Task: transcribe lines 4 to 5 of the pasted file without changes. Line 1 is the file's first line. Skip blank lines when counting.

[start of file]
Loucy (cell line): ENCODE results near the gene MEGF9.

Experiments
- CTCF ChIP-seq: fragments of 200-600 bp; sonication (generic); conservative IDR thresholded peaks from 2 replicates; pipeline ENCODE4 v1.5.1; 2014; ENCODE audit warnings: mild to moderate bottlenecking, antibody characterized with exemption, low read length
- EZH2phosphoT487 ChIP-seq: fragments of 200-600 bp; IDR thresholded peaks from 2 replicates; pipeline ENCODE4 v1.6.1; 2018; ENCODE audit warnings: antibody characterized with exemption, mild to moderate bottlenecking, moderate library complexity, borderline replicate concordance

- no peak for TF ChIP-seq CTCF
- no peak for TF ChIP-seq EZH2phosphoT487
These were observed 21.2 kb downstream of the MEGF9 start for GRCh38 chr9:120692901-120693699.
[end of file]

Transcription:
- EZH2phosphoT487 ChIP-seq: fragments of 200-600 bp; IDR thresholded peaks from 2 replicates; pipeline ENCODE4 v1.6.1; 2018; ENCODE audit warnings: antibody characterized with exemption, mild to moderate bottlenecking, moderate library complexity, borderline replicate concordance

- no peak for TF ChIP-seq CTCF